The flat, dingy concrete that stretched out on either side of the tunnel opening was covered in spray paint, and as I approached I involuntarily slowed my car till I was sitting completely still about 10 yards back from the tunnel.  There was something that made me uneasy about the path that my GPS was leading me down. The tunnel must have taken a turn somewhere, because I couldn’t quite see what was on the other side.

“Proceed on the route.”  My GPS said to me.

I turned down my show tunes a tad, and tried to rid myself of the feeling in my chest.

“Come on, Jackie…it’s literally a fucking tunnel.”

I looked at the graffiti that adorned the concrete, and I saw faint etchings above the mouth of the tunnel that I tried to make out, letting my car roll forward a few feet.  All I could see were the vague etchings of unfamiliar figures. The figured were hidden in places by spray paint, and I shook my head to clear it before taking a deep breath and pressing on the gas.  My car moved forward, and into the tunnel.

It was dark.

It seemed like the minute the tail end of my car entered the tunnel, I was swallowed in complete darkness.  I hesitated for a moment, car barely rolling forward, until my automatic lights flicked on. The inside of the tunnel was bizarrely devoid of graffiti, but about fifty feet in the walls had giant cracks running down them.  There were gouges as though someone had used a scythe to and scraped it down the concrete. The foreboding feeling in my chest was growing stronger, and I anxiously checked my gas gage to make sure I wasn’t in danger of running out.  I still had half a tank, which made me feel better…if only slightly.

My CD started to skip, and the display screen on the stereo blinked.  I felt my forehead scrunch, and I tapped the screen. There was no reason for my stereo to be affected by my environment…in a tunnel or not.  I turned it off and on, and when it came back on the CD played just fine again. I cleared my throat, trying to ignore the ever growing anxiety.

When I saw the small circle of light up ahead I pressed on the gas, watching my speed go from thirty five to nearly fifty to get out of the tunnel as quickly as possible. My reliable little compact emerged from the tunnel, and in to a suddenly gray day.  It looked like I was driving through a remote little town, but there seemed to be little to no evidence of human activity. To my left was an extensive, empty field of yellowed grass. Up to the right hand side there was a small gas station with a singular pump that looked like it may have never been used.  Shoebox sized houses lined each side of the road. A couple of the houses had bikes leaning against their sides. Each house, however, almost seemed to have never been lived in…or at least not lived in for several decades.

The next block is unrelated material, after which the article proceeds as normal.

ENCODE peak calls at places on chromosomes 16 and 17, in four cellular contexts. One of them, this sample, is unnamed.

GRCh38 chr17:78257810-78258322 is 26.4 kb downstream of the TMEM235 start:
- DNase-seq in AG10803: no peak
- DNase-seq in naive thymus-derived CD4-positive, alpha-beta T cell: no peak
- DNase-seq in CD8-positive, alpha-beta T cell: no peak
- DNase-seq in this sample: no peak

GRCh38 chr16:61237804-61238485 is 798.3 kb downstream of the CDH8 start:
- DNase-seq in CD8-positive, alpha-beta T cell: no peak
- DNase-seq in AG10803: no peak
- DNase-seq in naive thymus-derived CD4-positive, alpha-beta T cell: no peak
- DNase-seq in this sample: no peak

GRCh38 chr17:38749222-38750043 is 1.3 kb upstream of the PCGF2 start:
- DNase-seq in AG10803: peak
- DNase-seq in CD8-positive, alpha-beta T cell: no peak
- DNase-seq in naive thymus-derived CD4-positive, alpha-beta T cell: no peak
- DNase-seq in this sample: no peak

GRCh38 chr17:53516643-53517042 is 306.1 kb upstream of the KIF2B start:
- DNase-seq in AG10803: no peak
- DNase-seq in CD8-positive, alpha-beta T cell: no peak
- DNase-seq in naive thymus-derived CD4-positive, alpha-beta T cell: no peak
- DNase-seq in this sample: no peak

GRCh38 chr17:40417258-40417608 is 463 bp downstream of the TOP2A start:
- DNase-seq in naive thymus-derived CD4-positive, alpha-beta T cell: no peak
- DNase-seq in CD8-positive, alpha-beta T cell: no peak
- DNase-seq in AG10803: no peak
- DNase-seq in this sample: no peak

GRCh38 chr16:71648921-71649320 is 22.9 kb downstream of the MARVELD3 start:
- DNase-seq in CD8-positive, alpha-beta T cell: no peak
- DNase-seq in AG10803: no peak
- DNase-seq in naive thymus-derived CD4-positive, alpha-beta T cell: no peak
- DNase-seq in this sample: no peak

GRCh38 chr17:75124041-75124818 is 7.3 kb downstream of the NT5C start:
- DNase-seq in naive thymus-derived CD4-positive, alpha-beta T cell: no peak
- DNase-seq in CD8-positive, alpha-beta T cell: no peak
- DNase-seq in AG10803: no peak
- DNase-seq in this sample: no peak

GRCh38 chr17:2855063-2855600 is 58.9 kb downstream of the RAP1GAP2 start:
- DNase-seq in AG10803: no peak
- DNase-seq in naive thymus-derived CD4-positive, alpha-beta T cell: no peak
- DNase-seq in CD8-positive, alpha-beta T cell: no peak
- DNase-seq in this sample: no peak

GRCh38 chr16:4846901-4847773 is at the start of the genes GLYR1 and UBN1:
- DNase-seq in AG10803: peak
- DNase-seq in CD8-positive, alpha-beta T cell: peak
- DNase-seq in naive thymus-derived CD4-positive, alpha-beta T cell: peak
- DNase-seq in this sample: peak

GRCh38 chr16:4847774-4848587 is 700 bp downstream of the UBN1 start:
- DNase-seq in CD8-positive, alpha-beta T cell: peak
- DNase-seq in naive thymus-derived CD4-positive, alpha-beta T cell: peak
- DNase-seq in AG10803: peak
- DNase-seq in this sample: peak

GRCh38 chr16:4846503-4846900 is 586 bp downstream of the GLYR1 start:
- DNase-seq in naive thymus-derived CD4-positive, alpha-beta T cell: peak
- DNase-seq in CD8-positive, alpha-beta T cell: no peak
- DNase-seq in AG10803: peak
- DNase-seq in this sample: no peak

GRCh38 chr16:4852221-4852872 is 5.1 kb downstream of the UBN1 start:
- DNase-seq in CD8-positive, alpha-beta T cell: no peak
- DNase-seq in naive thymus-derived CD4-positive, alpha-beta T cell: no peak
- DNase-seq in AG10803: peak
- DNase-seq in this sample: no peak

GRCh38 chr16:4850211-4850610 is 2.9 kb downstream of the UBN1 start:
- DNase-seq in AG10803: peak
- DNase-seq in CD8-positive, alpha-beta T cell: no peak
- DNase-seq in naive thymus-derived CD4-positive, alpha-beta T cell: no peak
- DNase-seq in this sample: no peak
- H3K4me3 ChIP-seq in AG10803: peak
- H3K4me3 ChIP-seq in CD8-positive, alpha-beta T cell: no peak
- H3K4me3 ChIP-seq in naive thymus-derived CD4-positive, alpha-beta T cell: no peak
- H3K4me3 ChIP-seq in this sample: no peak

Rain drops started to splash on my windshield; big, fat, heavy drops.  

“Continue five hundred feet.”  My GPS said.

I came to a stop at a stop sign, and looked around.  There wasn’t a single car in sight: not in a driveway, not parked on the street…there wasn’t a car anywhere.  The anxiety in my chest spiked, and I turned on to the street my GPS indicated. At the end of the road there was a large, looming building that looked like it might be a school building.  

“In four hundred feet, arrive at your destination.”  

My throat tightened, and I stopped my car just before the parking lot.  There, twenty feet from my car, was a small huddled figure. When it moved, I saw a glimpse of pigtails and I realized in horror that it was a little girl.  For a brief moment, my anxiety dissipated and the deep down maternal instinct that I was pretty sure every woman had kicked in. I quickly got out of my car, leaving my door open and the engine running.  The rain was slowing down, and through the soft drops I heard soft sobbing. I pulled the cardigan I was wearing closer around me, and walked slowly toward the little girl.

“Sweetie..?  Are you okay?”  I stopped two yards back from her to make sure I didn’t startle her, a small girl our in the rain crying was clearly in a lot of trouble and I wanted to make sure that she knew I was safe.  She wore what looked like a school uniform, a white polo shirt that was wet from the rain and a pleated black skirt. “Sweetheart, where are your parents? Do you need help?”

The girl said nothing, continuing to cry softly.

I felt my stomach tighten slight, the anxiety of before returning slowly, but it fought with my instincts to help this small girl.  Slowly, I closed the gap between us and gently laid a hand on her shoulder.

“Honey, let me take you home…I can help-”

My words caught in my throat as she, no it, turned to look at me.